The recent experience of Spanish public finances poses a natural example to study the impact of government trade debt on the economy. The total amount of consolidated Spanish general government payment obligations outstanding increased to [euro]87.3 billion in 2011 (8.1% of GDP) from [euro]57.1 billion in 2007 (5.3% of GDP). As of 2012, the Spanish government adopted various measures geared to reducing (local and regional) government trade debt volumes. At the same time new regulations, aimed at structurally reducing the payment time, were approved. These policies have had a significant impact on the stock of trade debt and the average supplier payment period. Hence, the consolidated general government payment obligations outstanding in 2015 stood at [euro]57.2 billion (5.3% of GDP), significantly down on the 2011 figure.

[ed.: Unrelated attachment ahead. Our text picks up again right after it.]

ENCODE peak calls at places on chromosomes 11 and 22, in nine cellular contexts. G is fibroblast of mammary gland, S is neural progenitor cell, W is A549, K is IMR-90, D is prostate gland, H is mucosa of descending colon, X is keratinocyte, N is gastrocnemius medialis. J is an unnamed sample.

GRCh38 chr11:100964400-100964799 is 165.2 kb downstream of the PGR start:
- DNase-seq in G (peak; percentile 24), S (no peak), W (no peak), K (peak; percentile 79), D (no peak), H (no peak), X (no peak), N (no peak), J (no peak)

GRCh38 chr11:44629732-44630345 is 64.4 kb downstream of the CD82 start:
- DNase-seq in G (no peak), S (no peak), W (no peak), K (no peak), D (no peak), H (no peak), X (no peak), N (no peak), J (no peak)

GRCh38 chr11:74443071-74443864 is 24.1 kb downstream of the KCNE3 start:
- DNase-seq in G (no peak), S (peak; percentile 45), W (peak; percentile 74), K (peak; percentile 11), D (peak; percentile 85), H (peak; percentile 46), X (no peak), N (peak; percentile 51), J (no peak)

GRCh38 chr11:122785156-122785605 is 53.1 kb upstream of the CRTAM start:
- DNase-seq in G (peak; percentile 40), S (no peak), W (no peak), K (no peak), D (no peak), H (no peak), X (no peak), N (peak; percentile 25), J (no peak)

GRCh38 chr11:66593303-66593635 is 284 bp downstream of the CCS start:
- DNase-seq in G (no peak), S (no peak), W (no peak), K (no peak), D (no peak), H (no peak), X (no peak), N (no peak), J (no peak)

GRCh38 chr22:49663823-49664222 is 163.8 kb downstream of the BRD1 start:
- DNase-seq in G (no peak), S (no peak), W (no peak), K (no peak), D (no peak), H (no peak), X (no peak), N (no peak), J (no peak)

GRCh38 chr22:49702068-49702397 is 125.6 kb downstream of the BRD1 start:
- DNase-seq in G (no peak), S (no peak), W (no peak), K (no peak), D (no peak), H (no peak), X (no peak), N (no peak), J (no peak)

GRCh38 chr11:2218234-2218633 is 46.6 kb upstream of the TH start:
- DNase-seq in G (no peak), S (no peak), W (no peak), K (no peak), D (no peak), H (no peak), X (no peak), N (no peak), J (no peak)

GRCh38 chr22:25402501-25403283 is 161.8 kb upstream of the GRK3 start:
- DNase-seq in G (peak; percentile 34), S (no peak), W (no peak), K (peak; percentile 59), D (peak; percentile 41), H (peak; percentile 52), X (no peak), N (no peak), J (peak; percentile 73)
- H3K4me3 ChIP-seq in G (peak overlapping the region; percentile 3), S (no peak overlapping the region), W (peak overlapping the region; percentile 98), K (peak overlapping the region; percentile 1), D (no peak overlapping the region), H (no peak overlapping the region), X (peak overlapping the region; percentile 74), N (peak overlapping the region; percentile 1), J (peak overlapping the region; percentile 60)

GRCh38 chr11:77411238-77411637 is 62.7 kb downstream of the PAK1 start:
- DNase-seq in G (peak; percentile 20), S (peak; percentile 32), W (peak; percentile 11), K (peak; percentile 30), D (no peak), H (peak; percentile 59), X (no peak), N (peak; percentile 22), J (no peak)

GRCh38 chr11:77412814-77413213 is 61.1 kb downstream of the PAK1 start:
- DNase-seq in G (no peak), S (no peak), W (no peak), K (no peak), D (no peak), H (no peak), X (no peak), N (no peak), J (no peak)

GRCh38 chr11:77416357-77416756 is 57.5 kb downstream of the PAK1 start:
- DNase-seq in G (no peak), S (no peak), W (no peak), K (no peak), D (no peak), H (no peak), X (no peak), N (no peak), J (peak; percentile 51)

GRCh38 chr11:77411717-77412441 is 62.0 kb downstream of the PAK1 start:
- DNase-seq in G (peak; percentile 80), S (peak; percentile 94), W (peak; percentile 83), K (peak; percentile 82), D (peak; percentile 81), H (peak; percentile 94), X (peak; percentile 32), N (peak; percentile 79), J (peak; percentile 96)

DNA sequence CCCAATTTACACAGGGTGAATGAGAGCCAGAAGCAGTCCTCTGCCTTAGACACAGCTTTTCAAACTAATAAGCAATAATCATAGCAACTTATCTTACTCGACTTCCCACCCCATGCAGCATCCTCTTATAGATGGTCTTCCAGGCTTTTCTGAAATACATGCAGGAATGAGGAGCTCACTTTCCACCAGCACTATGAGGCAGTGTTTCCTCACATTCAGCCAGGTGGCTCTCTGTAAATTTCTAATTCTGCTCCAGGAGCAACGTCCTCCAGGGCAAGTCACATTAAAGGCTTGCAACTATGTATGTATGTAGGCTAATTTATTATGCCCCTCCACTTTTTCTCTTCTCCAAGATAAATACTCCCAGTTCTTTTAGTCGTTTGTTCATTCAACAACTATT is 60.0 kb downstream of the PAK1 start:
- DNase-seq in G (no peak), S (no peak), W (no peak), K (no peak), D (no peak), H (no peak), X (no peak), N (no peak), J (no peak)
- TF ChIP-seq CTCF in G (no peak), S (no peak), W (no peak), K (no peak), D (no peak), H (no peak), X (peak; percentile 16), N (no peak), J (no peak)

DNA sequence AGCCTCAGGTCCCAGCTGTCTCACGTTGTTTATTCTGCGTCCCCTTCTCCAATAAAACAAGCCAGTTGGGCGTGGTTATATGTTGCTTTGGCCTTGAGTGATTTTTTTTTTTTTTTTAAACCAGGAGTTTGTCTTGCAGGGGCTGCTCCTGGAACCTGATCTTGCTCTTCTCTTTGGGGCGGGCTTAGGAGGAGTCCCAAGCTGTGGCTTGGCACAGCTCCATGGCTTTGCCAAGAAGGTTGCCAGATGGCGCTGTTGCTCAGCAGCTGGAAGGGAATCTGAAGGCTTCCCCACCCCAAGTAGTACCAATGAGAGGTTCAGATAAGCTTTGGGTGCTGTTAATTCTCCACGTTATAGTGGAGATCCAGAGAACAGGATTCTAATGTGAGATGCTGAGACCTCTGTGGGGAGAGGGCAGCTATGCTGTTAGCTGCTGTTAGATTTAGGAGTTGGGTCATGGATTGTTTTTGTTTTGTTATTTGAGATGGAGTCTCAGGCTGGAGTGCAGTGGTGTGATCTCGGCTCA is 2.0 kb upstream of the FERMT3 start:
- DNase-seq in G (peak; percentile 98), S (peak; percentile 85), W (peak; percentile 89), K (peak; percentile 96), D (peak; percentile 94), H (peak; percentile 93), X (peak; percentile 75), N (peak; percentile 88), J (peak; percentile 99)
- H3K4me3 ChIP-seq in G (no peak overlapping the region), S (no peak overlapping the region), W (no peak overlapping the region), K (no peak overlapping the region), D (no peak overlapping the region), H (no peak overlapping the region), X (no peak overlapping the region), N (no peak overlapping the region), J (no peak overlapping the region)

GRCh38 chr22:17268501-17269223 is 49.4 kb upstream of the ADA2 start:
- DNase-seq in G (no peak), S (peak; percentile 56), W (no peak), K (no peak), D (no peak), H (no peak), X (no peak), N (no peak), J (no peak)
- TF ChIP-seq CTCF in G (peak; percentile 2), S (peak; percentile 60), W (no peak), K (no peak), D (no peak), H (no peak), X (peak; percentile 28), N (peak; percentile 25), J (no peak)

These developments in general government trade credit in Spain may have exerted significant effects on economic activity. While deferred payment is a standard practice in trade relations, an excessive lengthening of the payment period may have harmful effects on creditor companies. In a time of financial constraint, these firms may not be able to find alternative sources of financing or find them but at a not affordable cost. Therefore, the trade debt-reducing measures implemented may have lessened financial constraints insofar as they entailed an injection of liquidity for households and firms. The aim of this paper is to describe the extraordinary mechanisms for payments to suppliers developed in Spain in recent years and to quantify their impact.